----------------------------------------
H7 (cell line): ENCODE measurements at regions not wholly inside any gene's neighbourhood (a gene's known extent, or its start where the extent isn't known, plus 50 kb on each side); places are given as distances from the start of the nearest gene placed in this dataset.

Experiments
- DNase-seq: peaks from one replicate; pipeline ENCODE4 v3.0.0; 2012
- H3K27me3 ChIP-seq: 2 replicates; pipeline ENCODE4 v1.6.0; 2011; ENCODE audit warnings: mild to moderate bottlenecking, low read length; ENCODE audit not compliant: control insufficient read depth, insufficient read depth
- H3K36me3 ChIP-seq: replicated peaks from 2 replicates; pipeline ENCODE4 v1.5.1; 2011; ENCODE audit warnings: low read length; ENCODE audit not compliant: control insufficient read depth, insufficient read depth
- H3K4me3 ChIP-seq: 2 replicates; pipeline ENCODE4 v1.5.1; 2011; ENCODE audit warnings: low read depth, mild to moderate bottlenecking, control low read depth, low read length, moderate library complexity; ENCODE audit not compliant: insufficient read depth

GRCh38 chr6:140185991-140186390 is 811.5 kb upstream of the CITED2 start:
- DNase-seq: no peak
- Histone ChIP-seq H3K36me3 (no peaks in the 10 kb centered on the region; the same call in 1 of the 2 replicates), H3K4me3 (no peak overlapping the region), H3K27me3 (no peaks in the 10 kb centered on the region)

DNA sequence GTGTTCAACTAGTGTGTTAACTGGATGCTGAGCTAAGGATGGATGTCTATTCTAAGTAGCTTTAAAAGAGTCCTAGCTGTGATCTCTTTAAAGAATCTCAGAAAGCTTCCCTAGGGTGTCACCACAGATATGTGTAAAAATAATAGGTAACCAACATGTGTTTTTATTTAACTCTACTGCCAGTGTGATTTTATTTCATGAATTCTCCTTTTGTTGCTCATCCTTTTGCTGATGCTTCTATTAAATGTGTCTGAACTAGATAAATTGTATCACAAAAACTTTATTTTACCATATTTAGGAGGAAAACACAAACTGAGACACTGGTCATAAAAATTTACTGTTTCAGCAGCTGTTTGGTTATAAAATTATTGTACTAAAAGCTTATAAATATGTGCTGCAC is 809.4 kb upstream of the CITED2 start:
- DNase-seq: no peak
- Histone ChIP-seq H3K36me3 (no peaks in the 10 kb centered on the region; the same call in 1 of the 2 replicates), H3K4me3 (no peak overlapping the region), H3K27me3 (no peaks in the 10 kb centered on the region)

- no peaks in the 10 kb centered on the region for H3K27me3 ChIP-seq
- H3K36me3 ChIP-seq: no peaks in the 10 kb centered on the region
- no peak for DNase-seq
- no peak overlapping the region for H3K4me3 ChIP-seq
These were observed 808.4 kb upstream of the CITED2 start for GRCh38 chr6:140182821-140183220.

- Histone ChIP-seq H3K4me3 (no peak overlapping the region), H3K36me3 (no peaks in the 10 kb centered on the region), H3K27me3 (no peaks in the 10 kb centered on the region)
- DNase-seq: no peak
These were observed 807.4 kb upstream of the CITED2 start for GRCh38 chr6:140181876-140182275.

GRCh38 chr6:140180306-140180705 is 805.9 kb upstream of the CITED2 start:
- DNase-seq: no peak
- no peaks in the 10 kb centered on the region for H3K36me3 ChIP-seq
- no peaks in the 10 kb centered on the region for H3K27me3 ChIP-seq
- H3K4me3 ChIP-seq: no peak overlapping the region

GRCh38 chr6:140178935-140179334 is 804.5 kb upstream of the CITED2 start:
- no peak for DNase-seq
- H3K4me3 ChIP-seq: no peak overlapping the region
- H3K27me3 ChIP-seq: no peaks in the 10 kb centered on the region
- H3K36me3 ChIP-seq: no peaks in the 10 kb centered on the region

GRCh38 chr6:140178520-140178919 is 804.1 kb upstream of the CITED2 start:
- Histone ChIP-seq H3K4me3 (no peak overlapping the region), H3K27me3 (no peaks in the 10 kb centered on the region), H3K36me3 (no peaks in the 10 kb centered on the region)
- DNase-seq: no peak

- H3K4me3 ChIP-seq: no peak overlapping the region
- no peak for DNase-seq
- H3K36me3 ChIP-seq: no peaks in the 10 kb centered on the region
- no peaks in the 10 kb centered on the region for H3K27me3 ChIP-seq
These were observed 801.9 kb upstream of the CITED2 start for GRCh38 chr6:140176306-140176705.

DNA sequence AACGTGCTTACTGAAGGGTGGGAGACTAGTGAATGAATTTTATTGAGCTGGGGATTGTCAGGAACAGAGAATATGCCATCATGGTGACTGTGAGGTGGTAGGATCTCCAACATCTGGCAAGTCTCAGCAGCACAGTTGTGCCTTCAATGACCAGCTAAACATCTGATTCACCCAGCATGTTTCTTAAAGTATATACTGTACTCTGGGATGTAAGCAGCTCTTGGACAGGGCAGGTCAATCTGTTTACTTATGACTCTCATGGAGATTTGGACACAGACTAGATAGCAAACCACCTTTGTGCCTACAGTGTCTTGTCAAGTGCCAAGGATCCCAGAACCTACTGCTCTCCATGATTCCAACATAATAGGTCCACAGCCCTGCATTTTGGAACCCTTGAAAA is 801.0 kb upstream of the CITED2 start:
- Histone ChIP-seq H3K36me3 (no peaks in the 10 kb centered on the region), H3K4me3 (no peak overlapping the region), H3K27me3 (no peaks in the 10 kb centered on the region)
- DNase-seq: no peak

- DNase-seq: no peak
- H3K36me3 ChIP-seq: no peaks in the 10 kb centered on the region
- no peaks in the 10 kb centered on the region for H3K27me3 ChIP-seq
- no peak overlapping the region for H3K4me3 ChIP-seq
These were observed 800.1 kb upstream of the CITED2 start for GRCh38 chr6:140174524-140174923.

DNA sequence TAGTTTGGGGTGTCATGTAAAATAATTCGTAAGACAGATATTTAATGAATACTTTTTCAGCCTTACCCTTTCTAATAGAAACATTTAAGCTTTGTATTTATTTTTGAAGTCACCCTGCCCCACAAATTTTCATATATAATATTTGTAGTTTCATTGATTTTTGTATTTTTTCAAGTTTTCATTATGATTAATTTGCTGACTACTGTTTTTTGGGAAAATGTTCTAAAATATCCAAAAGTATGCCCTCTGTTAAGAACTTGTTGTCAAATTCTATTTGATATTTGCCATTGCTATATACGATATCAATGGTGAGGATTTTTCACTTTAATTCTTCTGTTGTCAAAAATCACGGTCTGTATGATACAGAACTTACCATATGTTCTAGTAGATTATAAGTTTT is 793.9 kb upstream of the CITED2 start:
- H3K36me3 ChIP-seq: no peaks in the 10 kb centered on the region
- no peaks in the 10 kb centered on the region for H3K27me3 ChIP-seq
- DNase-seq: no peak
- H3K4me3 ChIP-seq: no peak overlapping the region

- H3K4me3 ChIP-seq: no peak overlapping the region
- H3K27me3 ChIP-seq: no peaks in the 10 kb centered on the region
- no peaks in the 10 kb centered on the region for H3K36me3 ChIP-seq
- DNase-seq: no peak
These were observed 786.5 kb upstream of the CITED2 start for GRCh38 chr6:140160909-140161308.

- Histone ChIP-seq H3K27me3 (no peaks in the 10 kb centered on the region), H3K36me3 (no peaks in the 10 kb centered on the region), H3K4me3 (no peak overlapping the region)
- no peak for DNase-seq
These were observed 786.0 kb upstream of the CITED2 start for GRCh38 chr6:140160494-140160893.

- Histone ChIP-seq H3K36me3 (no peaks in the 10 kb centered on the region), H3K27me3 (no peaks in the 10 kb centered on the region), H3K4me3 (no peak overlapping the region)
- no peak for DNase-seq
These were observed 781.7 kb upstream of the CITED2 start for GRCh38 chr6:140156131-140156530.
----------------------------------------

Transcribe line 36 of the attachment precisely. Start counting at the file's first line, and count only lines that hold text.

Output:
- H3K36me3 ChIP-seq: no peaks in the 10 kb centered on the region